Luck Penny Theatre Company
Lion and Unicorn Theatre
In 1920, Irish Republican Eamon de Valera was in America raising money from supporters when he met a group of Bolsheviks doing the same thing for the Soviets. He was very successful; they were not. De Valera did a deal: some of the Russian crown jewels as security for cash.
When that deal was done, the two sides had much in common. Indeed the 1916 Easter Rising had helped inspire the October Revolution, but by 1948, when this play is set, with de Valera Taoiseach in Ireland and the USSR under Stalin’s thumb, things were very different.
The original transaction had been very secret. Dramatist Aislaing Foster (who has already published a novel about these jewels) heard rumours of them when she was a child in Dublin, but it was not until 1993 that the release of official papers made it public. It was therefore with the utmost secrecy that de Valera sent his old friend Dr Brendan Regan of to Moscow to return the jewels and call in the loan.
So, here is Dr Regan waiting, as he has been for hours, in a room in the Kremlin for a Russian government official to do business. The play follows Dr Regan from the Kremlin to the Odessa Hotel where he is staying, his complicity with the concierge Dimitri, his meeting with a fellow traveller English woman visitor called Audrey Francis and the intrusion of Russian student Irma, who all play their part in an intriguing tale that not only paints a picture of hidebound Soviet bureaucracy, KGB surveillance and blinkered tourism and creates some very strong characters but launches into a passionately-felt criticism of politicians who pay lip service to ideals but don’t deliver.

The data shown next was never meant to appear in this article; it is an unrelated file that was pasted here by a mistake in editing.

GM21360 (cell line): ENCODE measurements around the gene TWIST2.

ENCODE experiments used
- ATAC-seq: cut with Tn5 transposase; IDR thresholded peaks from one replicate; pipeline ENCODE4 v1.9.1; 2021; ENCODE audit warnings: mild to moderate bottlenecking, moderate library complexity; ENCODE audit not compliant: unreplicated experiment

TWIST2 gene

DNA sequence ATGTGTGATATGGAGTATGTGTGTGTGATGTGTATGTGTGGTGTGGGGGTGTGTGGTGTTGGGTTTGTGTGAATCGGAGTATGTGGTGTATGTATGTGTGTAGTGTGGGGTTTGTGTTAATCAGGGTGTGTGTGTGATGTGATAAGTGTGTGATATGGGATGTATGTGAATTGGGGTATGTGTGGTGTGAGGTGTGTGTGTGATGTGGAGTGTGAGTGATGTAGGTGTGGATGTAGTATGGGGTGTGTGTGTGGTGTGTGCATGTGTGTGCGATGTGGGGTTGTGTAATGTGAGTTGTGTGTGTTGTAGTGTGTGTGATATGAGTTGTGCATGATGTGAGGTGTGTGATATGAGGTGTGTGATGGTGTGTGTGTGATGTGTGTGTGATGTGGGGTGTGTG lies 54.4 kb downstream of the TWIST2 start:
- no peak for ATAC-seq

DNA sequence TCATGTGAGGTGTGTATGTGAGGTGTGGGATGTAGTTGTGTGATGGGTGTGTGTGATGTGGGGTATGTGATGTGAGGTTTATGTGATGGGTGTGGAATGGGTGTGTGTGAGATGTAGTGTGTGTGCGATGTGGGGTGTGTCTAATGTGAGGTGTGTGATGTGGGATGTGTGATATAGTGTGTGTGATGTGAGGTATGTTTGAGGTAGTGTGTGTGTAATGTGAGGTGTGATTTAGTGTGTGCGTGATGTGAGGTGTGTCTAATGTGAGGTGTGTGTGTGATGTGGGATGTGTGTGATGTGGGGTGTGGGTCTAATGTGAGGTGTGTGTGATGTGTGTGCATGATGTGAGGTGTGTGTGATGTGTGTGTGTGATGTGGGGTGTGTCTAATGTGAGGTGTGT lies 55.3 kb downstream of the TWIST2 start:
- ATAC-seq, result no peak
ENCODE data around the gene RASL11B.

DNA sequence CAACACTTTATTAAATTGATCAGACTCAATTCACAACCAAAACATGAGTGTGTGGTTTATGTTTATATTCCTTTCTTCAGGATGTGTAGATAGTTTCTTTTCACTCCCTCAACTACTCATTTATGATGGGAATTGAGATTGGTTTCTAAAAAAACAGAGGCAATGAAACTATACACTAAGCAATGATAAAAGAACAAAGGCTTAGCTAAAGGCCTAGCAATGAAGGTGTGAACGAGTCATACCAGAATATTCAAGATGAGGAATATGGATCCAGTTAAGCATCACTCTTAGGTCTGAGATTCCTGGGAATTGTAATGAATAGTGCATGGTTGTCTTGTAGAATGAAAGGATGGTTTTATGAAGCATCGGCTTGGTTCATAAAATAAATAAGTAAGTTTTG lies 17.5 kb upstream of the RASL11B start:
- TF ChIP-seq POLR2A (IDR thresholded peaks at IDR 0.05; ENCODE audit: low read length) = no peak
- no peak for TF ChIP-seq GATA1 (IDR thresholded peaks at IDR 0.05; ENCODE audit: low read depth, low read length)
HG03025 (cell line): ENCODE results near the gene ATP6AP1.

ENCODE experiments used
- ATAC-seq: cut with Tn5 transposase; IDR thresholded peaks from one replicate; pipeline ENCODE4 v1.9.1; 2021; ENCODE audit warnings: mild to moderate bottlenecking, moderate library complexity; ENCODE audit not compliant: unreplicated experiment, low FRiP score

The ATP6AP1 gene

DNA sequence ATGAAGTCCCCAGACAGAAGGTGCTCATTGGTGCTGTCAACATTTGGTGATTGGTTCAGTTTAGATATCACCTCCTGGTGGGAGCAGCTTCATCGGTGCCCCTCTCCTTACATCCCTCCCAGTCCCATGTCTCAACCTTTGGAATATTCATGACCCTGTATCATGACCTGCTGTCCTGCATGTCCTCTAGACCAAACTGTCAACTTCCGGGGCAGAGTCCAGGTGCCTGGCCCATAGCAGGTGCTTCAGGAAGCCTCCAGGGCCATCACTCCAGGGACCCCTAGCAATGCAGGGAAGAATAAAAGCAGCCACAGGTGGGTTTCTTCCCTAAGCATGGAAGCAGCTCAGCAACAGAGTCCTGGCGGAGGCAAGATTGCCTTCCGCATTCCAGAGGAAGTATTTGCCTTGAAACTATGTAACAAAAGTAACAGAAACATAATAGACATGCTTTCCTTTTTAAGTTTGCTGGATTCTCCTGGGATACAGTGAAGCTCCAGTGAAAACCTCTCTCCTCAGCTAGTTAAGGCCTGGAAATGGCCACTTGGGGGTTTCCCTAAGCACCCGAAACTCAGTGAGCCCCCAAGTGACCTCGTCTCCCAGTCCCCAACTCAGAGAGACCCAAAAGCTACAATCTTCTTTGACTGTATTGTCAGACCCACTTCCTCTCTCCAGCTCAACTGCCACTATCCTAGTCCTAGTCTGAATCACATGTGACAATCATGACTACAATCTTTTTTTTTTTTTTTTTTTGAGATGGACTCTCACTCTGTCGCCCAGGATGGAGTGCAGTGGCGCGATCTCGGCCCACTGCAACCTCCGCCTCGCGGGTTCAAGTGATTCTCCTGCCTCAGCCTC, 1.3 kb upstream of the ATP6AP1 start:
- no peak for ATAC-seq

Peter Dineen expresses both Dr Regan’s frustration and his feeling making him warm-hearted but more aware of the world around him than Sheila Ruskin’s Mrs Francis. Mark Straker is sourly hidebound as the Kremlin official; here is a man without a smile, but we see more of Irma and concierge Anton—Holly Morgan and Howard Lee get the chance to reveal the person behind the role the system gives them.
With a snow-encrusted window above a bed on one side of the stage and a portrait of Stalin looking down on the other, the action takes place on a composite set but scene changes, despite some deightfully appropriate music, still slow down Cherry Cookson’s otherwise well-paced production that allows her actors to gradually build the audience’s involvement to create a very interesting evening.
Luck Penny returns to the Lion and Unicorn on Sundays and Mondays 23 June – 8 July.
Reviewer: Howard Loxton